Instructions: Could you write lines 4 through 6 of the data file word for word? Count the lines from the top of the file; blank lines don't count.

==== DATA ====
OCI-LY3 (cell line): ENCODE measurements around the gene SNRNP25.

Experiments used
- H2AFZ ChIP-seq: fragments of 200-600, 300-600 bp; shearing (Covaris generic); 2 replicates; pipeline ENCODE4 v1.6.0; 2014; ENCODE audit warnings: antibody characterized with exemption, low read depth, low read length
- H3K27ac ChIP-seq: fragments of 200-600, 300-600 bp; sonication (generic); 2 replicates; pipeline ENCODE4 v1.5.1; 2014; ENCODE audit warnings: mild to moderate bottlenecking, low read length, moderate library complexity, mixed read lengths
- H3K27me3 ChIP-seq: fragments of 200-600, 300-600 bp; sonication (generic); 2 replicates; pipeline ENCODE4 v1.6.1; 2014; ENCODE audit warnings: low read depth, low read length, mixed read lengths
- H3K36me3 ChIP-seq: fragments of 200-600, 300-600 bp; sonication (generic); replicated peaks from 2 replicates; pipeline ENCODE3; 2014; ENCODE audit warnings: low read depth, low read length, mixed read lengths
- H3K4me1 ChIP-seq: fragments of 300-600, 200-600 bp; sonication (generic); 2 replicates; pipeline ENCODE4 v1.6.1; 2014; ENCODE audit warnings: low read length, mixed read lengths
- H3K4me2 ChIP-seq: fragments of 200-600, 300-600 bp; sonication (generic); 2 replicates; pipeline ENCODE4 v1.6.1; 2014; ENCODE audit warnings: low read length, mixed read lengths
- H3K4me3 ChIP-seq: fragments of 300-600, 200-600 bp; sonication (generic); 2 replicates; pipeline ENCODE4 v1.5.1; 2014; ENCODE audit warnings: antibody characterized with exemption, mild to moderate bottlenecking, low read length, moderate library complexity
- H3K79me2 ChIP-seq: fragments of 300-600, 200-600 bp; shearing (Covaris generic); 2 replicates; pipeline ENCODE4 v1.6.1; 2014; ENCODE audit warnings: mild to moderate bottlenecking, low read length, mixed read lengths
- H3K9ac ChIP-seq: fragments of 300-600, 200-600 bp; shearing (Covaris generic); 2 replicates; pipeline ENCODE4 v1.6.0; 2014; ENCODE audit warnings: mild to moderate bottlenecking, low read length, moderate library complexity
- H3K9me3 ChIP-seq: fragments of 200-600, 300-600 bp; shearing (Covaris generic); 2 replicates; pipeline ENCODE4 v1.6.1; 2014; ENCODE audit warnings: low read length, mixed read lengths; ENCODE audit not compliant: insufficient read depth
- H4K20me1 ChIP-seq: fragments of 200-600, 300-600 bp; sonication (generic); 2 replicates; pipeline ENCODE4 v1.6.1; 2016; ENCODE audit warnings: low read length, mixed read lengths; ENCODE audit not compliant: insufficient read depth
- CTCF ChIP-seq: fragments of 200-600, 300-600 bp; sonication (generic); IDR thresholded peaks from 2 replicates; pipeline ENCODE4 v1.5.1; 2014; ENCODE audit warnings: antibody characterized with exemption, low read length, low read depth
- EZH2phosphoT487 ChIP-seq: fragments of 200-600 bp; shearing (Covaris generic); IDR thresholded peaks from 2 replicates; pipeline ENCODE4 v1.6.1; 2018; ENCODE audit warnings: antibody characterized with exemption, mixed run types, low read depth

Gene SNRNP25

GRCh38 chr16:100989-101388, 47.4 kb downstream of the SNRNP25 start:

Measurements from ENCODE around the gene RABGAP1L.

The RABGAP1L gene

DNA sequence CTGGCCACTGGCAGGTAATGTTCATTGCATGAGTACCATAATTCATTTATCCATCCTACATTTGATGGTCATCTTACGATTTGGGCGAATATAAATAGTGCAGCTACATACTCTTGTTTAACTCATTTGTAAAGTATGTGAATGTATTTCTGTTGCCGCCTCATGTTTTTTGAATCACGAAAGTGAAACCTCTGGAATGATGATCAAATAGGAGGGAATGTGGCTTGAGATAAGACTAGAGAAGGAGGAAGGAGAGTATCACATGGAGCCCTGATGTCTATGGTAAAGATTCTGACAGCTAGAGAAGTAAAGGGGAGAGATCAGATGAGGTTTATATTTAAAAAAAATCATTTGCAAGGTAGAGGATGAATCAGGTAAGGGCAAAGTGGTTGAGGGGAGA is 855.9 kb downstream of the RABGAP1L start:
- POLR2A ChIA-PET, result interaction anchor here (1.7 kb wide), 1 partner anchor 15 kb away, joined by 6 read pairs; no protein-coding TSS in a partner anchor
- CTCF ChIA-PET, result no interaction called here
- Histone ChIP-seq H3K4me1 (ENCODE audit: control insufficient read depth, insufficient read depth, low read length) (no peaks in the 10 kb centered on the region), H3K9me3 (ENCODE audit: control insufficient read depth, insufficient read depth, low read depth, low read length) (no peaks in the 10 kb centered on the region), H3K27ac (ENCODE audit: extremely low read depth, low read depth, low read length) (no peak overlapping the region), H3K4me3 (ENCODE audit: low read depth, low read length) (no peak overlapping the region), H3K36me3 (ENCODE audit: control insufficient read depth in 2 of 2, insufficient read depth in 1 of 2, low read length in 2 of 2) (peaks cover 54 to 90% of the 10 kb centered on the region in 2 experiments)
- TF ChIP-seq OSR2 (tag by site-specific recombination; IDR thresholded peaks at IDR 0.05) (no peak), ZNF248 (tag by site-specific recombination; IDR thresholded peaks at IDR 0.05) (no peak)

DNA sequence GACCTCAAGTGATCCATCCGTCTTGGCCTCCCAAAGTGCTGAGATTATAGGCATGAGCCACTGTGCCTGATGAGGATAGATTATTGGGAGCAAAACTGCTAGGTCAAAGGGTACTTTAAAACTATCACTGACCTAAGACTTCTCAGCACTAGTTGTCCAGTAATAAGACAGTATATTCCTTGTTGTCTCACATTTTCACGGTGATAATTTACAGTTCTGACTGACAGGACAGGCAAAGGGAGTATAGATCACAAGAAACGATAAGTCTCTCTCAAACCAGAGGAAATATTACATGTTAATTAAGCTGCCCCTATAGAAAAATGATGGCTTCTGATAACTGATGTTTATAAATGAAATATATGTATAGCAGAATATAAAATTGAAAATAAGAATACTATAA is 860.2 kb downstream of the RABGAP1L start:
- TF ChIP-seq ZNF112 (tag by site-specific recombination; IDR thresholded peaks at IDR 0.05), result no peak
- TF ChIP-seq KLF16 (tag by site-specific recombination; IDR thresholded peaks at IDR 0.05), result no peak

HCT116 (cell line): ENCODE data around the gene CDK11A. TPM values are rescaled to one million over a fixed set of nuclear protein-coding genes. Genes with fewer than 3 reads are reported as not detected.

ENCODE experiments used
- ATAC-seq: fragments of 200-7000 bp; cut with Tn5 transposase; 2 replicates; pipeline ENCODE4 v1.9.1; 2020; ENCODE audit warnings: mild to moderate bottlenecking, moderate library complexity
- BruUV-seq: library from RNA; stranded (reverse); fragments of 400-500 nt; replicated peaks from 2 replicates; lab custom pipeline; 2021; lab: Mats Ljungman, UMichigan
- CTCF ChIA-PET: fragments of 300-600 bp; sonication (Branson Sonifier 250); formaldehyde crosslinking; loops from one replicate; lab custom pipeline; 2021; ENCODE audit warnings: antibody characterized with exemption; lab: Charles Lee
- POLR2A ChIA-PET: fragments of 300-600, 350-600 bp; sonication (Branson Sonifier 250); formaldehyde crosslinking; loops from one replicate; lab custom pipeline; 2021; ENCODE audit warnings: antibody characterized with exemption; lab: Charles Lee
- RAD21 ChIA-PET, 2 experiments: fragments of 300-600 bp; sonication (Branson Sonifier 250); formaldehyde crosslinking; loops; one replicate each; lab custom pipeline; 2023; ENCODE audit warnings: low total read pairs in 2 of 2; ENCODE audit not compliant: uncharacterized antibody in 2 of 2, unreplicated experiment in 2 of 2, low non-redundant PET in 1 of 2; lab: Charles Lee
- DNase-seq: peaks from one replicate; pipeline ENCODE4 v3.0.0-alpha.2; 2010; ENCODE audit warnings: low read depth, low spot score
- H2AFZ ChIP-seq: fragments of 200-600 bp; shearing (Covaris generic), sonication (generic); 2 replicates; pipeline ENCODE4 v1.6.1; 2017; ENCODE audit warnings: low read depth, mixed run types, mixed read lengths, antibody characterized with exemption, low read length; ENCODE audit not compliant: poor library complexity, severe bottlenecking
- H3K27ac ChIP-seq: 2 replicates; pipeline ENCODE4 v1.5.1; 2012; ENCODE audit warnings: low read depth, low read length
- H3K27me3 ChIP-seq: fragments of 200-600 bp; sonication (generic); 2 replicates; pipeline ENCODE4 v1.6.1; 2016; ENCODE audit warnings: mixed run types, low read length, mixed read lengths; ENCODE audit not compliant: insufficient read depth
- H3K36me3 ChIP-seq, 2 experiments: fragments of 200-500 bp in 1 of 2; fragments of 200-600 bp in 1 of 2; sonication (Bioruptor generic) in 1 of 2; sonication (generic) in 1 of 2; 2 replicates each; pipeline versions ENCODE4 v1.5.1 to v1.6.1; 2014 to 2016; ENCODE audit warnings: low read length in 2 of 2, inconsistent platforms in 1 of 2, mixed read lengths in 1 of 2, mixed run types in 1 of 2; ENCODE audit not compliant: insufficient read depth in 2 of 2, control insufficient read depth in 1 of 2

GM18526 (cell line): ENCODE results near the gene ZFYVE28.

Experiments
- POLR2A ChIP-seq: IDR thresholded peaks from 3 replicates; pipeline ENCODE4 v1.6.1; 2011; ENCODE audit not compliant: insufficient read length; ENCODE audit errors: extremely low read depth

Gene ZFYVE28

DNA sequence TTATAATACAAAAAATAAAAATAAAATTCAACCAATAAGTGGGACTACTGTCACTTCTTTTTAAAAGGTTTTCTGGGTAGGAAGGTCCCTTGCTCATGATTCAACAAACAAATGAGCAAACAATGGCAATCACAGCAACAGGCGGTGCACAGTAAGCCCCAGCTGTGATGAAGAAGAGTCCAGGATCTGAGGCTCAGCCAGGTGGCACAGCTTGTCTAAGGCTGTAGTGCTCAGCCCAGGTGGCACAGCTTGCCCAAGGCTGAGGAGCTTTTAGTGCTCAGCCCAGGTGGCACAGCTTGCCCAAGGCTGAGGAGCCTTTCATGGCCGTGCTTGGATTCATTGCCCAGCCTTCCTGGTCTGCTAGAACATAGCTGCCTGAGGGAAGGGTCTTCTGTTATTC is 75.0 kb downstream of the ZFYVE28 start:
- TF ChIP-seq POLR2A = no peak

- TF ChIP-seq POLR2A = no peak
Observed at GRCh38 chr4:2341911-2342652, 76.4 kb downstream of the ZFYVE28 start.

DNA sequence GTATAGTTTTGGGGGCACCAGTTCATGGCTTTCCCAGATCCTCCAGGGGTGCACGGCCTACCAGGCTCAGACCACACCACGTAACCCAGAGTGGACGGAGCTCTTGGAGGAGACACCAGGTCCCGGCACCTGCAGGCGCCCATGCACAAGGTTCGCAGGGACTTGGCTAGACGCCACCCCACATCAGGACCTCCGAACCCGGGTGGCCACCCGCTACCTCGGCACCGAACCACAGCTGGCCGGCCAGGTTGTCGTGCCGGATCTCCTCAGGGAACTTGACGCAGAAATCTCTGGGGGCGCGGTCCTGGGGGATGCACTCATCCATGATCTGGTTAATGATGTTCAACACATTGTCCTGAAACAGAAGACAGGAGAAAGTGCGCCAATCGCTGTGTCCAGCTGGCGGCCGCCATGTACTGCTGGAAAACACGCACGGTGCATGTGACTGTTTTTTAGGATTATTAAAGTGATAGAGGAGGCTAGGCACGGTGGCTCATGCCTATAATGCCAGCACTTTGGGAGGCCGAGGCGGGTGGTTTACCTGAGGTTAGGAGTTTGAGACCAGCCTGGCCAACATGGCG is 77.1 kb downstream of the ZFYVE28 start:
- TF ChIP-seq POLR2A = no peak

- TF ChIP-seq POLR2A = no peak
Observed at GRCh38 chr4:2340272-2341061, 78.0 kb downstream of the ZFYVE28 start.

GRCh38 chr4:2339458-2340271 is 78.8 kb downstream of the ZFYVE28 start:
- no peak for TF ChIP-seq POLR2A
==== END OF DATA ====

- H3K27ac ChIP-seq: fragments of 200-600, 300-600 bp; sonication (generic); 2 replicates; pipeline ENCODE4 v1.5.1; 2014; ENCODE audit warnings: mild to moderate bottlenecking, low read length, moderate library complexity, mixed read lengths
- H3K27me3 ChIP-seq: fragments of 200-600, 300-600 bp; sonication (generic); 2 replicates; pipeline ENCODE4 v1.6.1; 2014; ENCODE audit warnings: low read depth, low read length, mixed read lengths
- H3K36me3 ChIP-seq: fragments of 200-600, 300-600 bp; sonication (generic); replicated peaks from 2 replicates; pipeline ENCODE3; 2014; ENCODE audit warnings: low read depth, low read length, mixed read lengths